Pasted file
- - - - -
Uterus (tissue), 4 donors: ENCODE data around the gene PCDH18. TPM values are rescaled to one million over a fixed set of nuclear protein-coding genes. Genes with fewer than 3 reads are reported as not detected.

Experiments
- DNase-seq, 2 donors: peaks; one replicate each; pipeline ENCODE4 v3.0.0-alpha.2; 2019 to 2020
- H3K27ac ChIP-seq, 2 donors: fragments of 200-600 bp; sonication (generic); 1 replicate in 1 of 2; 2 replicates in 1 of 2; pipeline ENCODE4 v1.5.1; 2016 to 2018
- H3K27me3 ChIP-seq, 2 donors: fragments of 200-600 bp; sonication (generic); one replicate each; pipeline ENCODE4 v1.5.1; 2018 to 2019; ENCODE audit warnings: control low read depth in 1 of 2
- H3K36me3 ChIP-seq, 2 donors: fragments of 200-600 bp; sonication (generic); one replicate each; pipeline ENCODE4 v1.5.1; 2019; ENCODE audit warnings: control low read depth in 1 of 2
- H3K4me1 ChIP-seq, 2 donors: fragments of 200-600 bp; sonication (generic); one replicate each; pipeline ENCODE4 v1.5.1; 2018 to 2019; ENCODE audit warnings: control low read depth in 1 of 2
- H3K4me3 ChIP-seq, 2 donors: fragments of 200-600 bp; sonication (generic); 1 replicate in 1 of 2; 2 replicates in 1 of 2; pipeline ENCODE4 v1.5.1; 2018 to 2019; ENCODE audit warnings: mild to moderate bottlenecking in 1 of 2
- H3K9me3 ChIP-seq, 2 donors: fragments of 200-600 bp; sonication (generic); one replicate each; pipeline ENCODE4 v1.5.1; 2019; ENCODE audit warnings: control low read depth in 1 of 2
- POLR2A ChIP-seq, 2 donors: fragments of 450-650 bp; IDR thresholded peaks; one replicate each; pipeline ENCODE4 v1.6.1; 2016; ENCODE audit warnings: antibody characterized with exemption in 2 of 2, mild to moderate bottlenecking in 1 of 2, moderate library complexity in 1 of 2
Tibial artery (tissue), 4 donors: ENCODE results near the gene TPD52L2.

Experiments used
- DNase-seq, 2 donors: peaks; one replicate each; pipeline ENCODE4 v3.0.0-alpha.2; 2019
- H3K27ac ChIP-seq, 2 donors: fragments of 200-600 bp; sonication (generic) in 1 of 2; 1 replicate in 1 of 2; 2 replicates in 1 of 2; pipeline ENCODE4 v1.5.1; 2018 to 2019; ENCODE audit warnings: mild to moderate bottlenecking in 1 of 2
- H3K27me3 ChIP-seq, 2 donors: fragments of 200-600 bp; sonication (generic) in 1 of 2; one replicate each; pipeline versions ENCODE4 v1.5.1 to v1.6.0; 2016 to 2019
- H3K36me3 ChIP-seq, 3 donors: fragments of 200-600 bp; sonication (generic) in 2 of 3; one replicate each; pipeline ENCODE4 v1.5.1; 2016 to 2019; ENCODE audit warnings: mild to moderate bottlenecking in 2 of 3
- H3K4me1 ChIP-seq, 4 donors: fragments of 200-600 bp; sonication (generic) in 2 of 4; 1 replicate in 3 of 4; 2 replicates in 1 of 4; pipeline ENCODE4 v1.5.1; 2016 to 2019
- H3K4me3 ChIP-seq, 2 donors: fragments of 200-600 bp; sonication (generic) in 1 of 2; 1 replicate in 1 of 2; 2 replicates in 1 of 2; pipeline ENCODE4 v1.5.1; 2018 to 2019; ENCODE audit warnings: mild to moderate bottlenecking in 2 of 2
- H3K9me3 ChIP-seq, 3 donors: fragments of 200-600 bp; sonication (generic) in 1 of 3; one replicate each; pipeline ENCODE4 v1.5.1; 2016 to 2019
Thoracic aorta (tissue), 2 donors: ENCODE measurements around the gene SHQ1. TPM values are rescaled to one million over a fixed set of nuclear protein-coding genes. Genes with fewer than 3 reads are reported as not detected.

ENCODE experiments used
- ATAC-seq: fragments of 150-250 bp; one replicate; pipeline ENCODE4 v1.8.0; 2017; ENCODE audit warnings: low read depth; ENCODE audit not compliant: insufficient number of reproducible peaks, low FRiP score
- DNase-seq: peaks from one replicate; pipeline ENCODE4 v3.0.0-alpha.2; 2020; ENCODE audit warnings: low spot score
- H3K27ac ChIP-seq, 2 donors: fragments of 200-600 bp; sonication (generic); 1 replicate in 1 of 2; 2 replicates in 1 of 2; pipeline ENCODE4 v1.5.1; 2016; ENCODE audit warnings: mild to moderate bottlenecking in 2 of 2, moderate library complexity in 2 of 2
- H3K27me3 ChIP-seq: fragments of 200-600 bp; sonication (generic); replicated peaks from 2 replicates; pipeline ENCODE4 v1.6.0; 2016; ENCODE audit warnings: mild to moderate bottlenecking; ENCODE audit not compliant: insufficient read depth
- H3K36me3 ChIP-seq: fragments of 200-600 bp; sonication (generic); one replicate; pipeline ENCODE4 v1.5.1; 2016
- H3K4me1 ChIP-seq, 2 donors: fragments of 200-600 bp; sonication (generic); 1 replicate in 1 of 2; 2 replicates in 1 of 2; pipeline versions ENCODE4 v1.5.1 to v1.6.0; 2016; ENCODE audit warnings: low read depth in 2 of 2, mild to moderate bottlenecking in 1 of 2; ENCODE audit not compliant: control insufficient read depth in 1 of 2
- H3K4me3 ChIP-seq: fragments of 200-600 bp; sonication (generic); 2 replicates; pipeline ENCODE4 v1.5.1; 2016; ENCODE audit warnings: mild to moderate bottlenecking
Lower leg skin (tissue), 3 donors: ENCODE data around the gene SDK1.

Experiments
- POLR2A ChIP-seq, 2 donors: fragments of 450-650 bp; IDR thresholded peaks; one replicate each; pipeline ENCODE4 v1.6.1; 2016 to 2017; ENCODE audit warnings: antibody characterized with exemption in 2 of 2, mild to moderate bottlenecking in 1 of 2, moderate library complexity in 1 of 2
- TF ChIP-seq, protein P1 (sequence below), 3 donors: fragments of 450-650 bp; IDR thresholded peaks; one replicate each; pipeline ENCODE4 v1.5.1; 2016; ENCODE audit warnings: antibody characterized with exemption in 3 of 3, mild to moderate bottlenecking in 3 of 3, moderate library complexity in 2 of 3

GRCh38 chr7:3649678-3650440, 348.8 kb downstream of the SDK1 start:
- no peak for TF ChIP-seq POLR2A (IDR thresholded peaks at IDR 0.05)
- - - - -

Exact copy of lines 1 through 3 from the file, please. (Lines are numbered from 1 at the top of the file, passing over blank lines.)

Uterus (tissue), 4 donors: ENCODE data around the gene PCDH18. TPM values are rescaled to one million over a fixed set of nuclear protein-coding genes. Genes with fewer than 3 reads are reported as not detected.

Experiments
- DNase-seq, 2 donors: peaks; one replicate each; pipeline ENCODE4 v3.0.0-alpha.2; 2019 to 2020